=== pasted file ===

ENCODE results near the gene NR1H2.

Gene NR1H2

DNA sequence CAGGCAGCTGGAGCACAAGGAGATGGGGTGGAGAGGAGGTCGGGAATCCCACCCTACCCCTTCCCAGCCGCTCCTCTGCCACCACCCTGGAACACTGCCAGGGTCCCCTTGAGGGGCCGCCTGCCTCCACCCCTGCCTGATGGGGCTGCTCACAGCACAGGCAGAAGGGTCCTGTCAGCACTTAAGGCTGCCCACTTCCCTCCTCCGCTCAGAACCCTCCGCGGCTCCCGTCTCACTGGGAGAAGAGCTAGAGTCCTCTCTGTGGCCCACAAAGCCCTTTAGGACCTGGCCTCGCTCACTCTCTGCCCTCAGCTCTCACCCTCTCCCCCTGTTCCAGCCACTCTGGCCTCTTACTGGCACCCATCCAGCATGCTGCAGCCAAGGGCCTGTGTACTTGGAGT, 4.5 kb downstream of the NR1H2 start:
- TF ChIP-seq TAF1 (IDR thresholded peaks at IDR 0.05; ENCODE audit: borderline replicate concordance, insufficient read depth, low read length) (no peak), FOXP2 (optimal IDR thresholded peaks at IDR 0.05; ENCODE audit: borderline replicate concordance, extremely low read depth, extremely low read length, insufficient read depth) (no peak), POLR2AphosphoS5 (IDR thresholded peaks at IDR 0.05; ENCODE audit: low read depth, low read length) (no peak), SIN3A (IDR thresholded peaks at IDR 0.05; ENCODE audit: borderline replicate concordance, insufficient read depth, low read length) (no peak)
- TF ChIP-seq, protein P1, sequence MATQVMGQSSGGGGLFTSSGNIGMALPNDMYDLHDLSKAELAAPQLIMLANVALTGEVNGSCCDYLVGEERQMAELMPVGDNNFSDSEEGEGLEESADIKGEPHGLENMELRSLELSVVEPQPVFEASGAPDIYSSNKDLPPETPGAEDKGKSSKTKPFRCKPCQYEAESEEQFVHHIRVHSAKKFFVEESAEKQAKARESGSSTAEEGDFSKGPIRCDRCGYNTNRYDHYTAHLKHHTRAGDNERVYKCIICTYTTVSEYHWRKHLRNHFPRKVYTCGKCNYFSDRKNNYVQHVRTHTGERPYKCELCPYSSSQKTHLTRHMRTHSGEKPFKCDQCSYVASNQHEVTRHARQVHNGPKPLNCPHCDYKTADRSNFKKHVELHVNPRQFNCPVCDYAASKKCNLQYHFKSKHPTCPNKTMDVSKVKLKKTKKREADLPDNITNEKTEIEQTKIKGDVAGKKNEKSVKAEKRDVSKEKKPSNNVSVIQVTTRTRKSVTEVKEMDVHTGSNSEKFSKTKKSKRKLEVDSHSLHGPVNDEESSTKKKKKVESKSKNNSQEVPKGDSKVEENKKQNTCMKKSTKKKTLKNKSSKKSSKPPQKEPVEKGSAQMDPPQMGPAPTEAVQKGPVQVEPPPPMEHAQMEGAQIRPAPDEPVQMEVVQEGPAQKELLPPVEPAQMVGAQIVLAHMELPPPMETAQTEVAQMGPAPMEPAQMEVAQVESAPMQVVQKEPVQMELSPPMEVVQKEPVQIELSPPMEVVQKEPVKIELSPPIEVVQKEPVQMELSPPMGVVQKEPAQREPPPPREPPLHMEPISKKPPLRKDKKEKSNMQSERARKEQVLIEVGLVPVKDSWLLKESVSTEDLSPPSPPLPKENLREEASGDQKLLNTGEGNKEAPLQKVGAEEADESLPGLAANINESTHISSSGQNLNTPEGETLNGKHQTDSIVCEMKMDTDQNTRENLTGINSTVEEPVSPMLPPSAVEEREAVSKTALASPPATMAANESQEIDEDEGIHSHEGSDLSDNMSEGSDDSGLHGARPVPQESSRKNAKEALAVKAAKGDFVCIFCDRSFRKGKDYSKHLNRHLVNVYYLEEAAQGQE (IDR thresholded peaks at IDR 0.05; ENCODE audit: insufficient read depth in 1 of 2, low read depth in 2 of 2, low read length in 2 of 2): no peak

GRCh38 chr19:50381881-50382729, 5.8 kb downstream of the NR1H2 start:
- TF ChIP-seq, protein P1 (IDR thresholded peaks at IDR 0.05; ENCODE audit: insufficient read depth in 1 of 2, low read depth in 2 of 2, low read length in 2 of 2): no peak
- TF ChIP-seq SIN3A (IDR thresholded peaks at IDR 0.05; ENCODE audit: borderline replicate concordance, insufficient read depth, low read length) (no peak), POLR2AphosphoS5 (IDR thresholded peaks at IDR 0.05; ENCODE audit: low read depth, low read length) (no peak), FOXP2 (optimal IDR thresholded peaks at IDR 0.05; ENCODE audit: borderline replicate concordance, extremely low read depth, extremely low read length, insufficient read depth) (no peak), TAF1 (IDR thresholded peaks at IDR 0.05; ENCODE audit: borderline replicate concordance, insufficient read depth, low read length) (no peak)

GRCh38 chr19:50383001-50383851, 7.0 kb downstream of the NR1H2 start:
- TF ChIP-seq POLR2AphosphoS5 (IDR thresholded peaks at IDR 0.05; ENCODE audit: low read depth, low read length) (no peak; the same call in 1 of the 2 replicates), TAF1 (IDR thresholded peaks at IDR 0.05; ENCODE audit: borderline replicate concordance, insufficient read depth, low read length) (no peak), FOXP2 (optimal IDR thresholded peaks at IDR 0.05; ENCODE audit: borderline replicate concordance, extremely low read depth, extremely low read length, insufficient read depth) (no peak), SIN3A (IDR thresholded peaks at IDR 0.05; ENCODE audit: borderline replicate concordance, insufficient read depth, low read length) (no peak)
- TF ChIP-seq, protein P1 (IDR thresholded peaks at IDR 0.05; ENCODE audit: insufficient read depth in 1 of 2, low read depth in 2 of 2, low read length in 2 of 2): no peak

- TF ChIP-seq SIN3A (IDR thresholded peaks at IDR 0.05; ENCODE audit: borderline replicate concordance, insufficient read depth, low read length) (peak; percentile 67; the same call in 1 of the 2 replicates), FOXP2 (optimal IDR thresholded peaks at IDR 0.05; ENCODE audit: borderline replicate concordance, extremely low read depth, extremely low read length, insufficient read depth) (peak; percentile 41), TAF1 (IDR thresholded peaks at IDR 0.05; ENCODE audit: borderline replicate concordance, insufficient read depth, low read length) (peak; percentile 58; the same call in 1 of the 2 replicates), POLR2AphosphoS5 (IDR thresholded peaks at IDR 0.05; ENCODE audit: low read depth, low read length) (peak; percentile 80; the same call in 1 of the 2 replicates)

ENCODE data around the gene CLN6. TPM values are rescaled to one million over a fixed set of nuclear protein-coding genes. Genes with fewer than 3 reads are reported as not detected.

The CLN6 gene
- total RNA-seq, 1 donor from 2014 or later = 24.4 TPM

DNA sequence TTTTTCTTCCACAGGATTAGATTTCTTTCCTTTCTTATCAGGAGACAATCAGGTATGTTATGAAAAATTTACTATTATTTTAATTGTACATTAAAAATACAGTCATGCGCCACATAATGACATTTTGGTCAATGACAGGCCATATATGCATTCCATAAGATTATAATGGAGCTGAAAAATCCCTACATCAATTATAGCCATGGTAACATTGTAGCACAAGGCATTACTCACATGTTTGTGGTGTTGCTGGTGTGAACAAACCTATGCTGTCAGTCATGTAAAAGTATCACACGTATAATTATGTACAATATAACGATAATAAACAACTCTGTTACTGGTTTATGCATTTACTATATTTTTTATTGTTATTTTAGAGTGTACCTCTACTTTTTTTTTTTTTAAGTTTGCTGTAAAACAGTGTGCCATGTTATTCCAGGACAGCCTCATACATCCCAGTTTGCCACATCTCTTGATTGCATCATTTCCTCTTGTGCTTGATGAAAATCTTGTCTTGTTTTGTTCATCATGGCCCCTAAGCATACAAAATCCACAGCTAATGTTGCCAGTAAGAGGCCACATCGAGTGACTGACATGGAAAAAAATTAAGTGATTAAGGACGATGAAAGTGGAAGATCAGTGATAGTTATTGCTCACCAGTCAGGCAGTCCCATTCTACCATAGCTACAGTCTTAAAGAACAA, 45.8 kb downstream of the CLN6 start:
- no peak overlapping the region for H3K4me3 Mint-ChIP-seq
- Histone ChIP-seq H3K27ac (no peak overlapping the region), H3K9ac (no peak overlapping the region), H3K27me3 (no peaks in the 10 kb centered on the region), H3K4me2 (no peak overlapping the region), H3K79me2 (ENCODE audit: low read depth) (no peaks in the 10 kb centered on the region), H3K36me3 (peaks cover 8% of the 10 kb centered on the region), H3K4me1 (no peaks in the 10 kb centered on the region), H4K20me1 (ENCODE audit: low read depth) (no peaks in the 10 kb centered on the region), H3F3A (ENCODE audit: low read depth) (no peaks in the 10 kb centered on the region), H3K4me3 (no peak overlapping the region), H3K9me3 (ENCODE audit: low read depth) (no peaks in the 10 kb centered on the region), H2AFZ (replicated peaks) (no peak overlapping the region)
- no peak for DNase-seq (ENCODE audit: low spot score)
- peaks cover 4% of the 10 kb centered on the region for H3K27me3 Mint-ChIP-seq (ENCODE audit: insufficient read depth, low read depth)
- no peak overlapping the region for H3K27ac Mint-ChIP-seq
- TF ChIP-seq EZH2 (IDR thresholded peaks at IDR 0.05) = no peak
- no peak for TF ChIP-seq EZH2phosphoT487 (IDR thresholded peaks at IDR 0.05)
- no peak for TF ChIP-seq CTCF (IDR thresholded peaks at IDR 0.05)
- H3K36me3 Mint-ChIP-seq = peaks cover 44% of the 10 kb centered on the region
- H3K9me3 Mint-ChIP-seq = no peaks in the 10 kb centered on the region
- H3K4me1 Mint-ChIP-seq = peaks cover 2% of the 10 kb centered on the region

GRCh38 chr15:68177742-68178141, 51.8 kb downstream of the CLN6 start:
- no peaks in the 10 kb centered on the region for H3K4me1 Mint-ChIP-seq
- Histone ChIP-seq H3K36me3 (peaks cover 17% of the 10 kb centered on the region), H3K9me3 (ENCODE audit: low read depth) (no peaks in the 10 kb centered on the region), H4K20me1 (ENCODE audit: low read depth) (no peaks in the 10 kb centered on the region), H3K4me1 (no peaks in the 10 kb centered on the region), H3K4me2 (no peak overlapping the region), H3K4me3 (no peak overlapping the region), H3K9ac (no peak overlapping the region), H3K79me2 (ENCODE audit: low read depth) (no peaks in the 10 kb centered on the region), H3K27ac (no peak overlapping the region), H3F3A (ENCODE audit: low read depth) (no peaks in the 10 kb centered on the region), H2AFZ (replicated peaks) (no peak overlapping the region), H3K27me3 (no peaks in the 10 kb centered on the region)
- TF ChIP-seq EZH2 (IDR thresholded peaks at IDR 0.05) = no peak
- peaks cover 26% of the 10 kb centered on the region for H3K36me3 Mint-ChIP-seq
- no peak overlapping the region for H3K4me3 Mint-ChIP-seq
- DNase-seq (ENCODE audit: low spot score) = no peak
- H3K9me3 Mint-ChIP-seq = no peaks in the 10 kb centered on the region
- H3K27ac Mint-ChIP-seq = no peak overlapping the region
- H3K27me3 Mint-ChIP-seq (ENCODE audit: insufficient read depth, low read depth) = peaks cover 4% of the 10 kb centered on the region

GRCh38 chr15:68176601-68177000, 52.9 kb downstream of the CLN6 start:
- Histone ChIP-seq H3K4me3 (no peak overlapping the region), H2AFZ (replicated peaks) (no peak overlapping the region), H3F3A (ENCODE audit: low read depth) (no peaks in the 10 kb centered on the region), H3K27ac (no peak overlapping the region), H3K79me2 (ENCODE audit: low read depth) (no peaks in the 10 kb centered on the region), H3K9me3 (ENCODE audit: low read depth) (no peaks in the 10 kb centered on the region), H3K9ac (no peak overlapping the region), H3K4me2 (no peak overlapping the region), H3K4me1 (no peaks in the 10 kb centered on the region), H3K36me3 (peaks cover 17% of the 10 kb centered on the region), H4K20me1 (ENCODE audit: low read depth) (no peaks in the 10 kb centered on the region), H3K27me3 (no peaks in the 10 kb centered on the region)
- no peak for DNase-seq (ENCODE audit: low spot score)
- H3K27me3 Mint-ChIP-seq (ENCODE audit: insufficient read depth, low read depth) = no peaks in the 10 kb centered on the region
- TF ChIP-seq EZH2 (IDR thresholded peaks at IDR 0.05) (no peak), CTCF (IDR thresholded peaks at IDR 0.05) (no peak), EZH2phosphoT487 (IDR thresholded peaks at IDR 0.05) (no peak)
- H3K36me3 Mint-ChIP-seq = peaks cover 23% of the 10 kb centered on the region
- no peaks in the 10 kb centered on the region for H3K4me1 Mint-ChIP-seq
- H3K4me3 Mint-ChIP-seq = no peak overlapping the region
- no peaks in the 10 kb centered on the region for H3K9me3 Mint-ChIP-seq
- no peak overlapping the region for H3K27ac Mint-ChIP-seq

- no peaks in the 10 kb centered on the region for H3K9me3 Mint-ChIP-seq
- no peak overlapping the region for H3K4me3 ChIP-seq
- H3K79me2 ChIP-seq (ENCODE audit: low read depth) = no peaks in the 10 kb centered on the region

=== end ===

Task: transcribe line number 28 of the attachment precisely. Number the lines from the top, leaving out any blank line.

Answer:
GRCh38 chr15:68177742-68178141, 51.8 kb downstream of the CLN6 start: